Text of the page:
Even so, the bottom line is not CFCs, chlorine, or even ozone levels. From a health and environmental standpoint, the only worry is UV levels. And guess what? The only actual measurements of UV penetrating to the ground show that UV levels have been going DOWN, not up. Scientists link the decline of UV to increasing cloud cover in recent years. Obviously, you can’t have a cancer epidemic if UV is declining, rather than increasing. At any rate, reality hasn’t exactly been conforming to the theories of the alarmists. (See Joseph Scotto, et al., “Biologically Effective Ultraviolet Radiation: Surface Measurements in the United States, 1974 to 1985,” in Science, Vol 239, p. 762.)
Well, what about that Antarctic “ozone hole?” First of all, it isn’t a “hole.” The “ozone hole” is a temporary, chlorine- enhanced thinning of the O3 layer over Antarctica during our (northern) autumn months. It requires the following meteorological ingredients: (a) a lengthy polar “night” — i. e., a prolonged absence of UV radiation. This allows (b) the buildup of chlorinated compounds, unmolested by UV, in the (c) “polar vortex” — a vast, self-contained whirlpool of air over the Antarctic region. The vortex largely isolates polar air from mixing with air outside the region, thus diluting the chlorine concentrations.
Now add (d) super-cold, high-altitude temperatures, which causes ice clouds to form in the stratosphere. The ice crystals provide surfaces upon which chemical reactions between chlorine and ozone can take place much more rapidly and efficiently than by mere mixing in the air. Finally, add (e) the sudden appearance of the sun after the long polar night. This adds high levels of UV to the chemical soup, which breaks down chlorine compounds into their constituent elements — such as highly reactive chlorine monoxide. The chlorine monoxide — not the CFCs themselves — then reacts on the surfaces of the ice crystals with ozone molecules, breaking them down.
A few weeks later, as the polar weather changes, the vortex breaks up, allowing the infusion of outside air into this chemical “soup” — and soon, all the reactions stop. Ozone is then rapidly and naturally replenished by solar UV action on oxygen, and the “ozone hole” quickly refills.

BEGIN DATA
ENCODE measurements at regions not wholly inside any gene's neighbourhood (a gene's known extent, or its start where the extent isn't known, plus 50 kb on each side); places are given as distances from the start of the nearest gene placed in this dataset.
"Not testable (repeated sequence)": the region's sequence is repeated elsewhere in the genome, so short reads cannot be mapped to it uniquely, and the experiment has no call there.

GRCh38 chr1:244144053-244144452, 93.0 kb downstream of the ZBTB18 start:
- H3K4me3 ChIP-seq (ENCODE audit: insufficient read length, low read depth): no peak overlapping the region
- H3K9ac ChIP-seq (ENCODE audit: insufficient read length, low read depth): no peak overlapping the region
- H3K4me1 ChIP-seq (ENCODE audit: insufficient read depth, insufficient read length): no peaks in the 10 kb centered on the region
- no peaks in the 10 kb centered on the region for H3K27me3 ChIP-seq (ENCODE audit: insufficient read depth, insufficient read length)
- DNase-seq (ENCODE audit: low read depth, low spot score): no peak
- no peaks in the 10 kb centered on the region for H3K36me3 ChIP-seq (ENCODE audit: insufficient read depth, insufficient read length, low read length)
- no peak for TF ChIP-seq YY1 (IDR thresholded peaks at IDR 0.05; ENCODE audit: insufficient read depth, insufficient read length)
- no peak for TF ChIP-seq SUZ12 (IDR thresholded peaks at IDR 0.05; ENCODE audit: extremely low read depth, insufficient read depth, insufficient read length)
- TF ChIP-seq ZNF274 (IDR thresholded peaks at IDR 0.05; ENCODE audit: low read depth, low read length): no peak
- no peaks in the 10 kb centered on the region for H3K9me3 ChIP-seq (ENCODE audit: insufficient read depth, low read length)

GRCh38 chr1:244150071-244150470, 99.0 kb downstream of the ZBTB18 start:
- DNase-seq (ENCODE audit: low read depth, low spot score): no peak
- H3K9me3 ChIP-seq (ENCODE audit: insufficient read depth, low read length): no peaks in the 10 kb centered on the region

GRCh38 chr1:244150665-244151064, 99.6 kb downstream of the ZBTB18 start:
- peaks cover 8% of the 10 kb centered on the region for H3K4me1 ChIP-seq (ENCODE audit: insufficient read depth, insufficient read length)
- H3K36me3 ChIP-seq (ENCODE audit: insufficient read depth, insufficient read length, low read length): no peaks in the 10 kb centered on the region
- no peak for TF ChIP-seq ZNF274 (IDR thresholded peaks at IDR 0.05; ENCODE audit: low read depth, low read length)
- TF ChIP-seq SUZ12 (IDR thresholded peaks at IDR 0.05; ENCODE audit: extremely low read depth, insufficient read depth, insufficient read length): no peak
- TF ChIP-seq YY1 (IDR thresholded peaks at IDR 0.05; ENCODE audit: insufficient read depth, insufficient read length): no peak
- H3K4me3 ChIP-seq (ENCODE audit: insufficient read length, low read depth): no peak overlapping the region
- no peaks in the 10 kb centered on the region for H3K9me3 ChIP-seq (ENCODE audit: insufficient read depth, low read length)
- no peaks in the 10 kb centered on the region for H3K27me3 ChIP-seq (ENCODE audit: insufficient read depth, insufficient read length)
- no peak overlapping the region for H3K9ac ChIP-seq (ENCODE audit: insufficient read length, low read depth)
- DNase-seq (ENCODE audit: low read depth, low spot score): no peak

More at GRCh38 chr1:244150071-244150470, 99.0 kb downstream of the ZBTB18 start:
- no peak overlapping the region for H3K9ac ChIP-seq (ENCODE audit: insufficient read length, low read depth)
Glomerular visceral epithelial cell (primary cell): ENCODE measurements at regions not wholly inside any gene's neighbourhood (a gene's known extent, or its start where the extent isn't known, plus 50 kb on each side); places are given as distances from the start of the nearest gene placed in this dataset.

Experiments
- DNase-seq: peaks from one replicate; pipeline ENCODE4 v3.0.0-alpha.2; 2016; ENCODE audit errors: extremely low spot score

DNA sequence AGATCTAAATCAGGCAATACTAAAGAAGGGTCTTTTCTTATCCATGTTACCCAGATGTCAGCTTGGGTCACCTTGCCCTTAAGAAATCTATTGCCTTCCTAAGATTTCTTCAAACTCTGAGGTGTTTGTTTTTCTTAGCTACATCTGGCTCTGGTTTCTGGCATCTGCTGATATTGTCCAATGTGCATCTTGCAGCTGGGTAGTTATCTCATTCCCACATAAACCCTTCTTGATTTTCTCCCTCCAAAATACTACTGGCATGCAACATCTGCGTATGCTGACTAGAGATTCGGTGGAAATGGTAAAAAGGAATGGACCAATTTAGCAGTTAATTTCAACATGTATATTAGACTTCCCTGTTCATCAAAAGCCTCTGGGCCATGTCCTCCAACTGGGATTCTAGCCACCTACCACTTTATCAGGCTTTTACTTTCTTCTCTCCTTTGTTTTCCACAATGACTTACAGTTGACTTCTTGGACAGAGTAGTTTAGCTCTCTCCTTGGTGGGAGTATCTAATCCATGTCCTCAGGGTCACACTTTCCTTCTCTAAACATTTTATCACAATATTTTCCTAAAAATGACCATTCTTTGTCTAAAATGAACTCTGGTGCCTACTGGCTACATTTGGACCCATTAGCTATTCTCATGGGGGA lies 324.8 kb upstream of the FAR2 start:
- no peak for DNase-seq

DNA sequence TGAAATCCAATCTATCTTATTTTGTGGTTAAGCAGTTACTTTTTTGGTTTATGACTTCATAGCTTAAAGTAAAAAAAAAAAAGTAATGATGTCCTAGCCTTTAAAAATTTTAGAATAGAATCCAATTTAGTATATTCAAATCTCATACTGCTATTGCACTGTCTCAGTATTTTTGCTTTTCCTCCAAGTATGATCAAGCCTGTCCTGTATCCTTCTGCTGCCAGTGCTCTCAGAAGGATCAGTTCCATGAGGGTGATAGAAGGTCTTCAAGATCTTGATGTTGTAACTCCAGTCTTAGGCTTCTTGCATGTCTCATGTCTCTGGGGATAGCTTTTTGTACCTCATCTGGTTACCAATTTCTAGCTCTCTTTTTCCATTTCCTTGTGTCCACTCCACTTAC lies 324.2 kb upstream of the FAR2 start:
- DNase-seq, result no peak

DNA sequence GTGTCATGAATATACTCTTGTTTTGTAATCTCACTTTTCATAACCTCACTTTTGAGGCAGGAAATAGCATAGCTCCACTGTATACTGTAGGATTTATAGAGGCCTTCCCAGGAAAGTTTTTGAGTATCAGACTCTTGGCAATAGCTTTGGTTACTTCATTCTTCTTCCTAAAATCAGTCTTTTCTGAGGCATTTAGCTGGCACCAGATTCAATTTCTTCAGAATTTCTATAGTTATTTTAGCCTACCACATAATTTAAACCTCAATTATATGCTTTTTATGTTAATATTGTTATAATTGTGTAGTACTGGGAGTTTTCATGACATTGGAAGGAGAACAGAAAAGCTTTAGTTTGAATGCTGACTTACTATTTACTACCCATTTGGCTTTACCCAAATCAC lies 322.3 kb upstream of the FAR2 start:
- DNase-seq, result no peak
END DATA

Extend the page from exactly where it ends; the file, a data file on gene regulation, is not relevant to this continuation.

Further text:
If ANY of these ingredients are absent, you won’t have ozone depletion. And the ONLY place that has them all is Antarctica. Even the Arctic region does not have as well-defined and isolated a vortex, because mountains there break it up. Nor do the stratospheric temperatures there get as cold, which means you don’t get an abundance of ice crystals to act as a catalyst for accelerating the chemical reactions.
In February 1992, NASA held a news conference to announce “record levels of chlorine monoxide” over the Arctic, and to predict “very significant ozone loss, 30 to 40 percent” within weeks. Capt. Planet (alias Al Gore) started moaning about the “ozone hole over Kennebunkport” (George Bush’s home), and got a law passed to accelerate bans on CFCs.
But the “hole” didn’t exist then, and never occurred. The weak Arctic vortex broke up, the temperatures weren’t cold enough…and there was no significant depletion. This lends empirical support to the skeptic’s case that ozone depletion can’t occur to any significant degree outside of Antarctica, no matter how much chlorine monoxide gets up into the stratosphere, from whatever source, natural or human.
Bottom line: don’t worry about a cancer epidemic from ozone depletion. It apparently takes more than just chlorine monoxide to destroy ozone: it also takes the right meteorological conditions…conditions that exist ONLY in the Antarctic, and ONLY during the austral spring (our autumn).
By the way, lest anyone worry about Antarctic penguins: Don’t. The amount of solar UV there at the height of the “ozone hole” is even less than the amount during the Antarctic summer! Reason: the angle of the sun is much lower in the austral spring, when the “hole” appears, than it is in the Antarctic summer. For the same reason that you can’t get a suntan at dawn, you get less UV in the spring than the summer. Any animal that can survive the sun during the polar summer, can survive it during the spring “ozone hole.”
Given the media’s excruciatingly poor and always alarmist coverage of the ozone issue, Marsha and Will are to be commended for grasping the basics so well. I hope this answers at least the basic remaining questions for anyone interested, so that I may now return to earning a living for myself, my family and all my friends at the IRS.
Copyright © 1994, Robert J. Bidinotto, All Rights Reserved
First published as two posts to the Moderated Discussion of the Objectivist Philosophy electronic mail list postings of May 7, 1994. Some names in the text refer to individuals who posted comments online in this discussion.